Case history

Three-week-old baby referred to the paediatric endocrine clinic from a general paediatrician with ambiguous genitalia, accompanied by very anxious and upset parents.

Previous history

Previous history

  • Only child
  • Non-consanguineous parents
  • No family history of DSD (differences in sex development)
  • No family history of unexplained neonatal deaths
  • Born at term
  • Normal vaginal delivery
  • Weight 4.53 kg
  • Clinically well

History

History

  • Antenatal ultrasound showed external genital appearance consistent with a boy
  • Parents decorated the nursery in blue and had bought “boy” toys and clothes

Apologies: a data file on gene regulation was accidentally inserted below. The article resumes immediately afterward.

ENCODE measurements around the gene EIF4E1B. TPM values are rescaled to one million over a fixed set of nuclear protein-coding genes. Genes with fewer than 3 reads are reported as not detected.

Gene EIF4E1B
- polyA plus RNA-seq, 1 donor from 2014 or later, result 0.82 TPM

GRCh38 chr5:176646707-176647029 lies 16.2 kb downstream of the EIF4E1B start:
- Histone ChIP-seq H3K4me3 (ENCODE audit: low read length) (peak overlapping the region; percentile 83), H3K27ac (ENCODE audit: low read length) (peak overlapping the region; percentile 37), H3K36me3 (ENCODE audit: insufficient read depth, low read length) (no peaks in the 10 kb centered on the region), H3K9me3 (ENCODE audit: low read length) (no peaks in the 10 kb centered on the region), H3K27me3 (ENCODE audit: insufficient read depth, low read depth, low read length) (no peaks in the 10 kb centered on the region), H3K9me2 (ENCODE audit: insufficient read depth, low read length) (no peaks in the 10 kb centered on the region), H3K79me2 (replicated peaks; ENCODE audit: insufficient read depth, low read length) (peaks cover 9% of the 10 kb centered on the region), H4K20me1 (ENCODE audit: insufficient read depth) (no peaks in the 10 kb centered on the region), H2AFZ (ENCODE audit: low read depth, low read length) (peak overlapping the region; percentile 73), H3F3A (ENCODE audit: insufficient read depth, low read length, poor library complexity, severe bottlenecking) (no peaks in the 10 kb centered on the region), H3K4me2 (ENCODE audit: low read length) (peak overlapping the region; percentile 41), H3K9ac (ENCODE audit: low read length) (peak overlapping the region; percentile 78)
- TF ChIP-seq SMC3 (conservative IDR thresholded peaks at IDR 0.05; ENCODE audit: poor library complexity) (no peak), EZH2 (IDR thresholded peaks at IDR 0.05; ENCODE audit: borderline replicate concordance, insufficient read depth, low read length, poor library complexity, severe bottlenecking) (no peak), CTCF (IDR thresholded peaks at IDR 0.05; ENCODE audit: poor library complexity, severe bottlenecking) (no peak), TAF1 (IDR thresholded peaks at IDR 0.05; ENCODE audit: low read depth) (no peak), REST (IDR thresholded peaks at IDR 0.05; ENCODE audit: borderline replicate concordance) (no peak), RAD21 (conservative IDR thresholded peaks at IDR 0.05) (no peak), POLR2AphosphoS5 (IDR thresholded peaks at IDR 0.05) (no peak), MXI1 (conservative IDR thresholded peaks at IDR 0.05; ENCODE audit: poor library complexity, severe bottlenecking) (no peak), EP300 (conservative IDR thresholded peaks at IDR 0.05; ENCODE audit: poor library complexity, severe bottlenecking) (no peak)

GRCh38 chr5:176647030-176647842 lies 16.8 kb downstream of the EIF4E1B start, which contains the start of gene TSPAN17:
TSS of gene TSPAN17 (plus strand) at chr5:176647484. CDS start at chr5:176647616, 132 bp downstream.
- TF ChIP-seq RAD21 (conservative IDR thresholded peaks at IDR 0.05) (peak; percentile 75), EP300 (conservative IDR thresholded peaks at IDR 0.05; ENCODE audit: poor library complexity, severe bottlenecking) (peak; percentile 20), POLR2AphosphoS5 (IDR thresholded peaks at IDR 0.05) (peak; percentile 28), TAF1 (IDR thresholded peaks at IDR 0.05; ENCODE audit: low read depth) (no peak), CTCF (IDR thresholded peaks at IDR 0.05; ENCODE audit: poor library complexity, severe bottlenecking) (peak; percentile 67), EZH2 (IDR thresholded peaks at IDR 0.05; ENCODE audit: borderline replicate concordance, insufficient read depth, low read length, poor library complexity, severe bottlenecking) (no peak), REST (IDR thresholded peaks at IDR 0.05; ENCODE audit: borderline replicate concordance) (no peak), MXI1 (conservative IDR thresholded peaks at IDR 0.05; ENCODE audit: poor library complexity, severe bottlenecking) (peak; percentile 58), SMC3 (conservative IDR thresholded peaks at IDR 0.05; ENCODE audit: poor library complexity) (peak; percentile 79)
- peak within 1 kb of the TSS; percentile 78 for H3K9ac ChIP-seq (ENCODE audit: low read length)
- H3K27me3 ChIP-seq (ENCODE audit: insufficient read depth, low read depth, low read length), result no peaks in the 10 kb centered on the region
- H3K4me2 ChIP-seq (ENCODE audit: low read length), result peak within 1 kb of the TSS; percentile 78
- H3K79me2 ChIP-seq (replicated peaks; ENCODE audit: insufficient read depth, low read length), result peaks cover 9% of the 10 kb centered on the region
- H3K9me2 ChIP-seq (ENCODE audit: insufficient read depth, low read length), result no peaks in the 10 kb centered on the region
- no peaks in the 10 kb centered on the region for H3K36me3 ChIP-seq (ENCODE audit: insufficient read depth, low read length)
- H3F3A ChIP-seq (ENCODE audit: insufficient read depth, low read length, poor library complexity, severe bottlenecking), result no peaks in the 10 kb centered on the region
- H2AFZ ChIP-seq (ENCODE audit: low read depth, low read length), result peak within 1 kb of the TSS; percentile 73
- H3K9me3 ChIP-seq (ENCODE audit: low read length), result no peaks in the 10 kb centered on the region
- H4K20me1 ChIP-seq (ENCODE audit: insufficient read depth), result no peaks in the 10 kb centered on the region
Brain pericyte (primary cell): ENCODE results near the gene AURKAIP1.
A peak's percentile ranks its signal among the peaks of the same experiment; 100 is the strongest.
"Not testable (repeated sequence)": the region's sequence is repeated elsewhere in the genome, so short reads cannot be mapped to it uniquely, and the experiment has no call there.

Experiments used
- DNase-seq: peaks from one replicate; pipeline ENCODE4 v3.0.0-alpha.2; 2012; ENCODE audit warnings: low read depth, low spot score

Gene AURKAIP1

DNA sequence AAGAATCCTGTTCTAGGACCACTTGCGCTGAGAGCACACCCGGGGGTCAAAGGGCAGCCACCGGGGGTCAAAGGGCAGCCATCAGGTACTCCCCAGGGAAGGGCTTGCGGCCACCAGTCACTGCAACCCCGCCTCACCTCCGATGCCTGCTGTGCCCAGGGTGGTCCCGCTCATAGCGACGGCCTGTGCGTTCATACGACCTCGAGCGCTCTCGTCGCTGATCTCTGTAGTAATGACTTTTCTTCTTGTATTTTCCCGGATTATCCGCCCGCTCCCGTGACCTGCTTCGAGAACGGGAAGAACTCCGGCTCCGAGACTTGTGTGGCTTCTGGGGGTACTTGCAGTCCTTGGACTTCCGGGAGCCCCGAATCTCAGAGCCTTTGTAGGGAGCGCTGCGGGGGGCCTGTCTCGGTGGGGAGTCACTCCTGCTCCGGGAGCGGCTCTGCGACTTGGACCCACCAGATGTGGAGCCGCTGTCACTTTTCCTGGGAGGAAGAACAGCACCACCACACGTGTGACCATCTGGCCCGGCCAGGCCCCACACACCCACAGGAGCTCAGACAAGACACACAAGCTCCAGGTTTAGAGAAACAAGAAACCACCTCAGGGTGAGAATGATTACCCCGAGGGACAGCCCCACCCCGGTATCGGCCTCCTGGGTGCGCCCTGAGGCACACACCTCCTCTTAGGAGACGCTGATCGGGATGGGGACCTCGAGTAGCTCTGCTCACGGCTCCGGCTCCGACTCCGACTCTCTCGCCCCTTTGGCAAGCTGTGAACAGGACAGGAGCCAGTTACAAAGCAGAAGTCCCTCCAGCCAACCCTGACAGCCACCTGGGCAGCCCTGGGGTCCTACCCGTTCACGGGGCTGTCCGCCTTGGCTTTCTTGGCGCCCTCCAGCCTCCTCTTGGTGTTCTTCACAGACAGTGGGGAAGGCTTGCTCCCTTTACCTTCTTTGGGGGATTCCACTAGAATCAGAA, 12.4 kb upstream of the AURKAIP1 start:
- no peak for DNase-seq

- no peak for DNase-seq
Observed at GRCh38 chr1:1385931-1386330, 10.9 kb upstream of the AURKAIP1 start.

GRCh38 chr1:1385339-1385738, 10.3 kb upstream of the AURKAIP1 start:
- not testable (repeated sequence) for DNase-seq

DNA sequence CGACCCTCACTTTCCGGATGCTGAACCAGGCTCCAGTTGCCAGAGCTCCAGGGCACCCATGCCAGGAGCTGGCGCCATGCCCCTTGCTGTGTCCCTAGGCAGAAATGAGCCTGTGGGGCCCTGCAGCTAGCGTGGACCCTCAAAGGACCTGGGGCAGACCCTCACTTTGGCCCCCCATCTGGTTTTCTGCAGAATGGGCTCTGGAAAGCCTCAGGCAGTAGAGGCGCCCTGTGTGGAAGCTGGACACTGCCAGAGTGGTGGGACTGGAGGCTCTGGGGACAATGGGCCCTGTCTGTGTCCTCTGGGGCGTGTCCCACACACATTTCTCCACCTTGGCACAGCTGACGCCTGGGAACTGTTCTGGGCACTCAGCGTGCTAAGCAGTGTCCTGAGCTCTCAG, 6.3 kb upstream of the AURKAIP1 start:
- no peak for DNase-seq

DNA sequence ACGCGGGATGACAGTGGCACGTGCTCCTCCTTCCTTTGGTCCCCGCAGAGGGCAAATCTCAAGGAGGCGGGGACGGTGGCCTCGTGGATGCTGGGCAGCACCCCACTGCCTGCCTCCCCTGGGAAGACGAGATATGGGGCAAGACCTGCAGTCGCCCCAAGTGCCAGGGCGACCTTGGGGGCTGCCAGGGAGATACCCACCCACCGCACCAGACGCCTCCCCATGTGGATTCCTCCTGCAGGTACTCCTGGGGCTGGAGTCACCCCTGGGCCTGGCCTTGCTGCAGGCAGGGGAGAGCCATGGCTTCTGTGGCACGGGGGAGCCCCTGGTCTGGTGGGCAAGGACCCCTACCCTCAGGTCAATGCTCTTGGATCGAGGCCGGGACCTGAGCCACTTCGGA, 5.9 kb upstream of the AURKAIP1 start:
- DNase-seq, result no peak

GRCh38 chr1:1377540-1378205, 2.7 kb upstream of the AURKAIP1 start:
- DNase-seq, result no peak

• Male sex of rearing assigned at birth
  • Given a male name
  • Postnatal baby check revealed no testes in the scrotum

Results of Investigations

Prader V on Prader virilisation scale (marked virilisation of the external genitalia; see here)
Increased urinary steroid profile
46, XX Karyotype
17-OHP – 101.9 nmol/L (normal range 0–5 nmol/L)
Ultrasound scan – Normal bladder and kidneys, ovaries present

Conclusion

This baby required intensive medical and psychological management, as well as high-level nursing intervention. The parents remained anxious, including the father who was very angry as he felt he had “lost” a son, and blamed the medical team. However, the full multidisciplinary team approach was mandatory, and was fully supportive and understanding of the parental needs. The baby and family are now thriving in the paediatric endocrine clinic.

Presented by Kate Davies,
Children’s Nursing, UK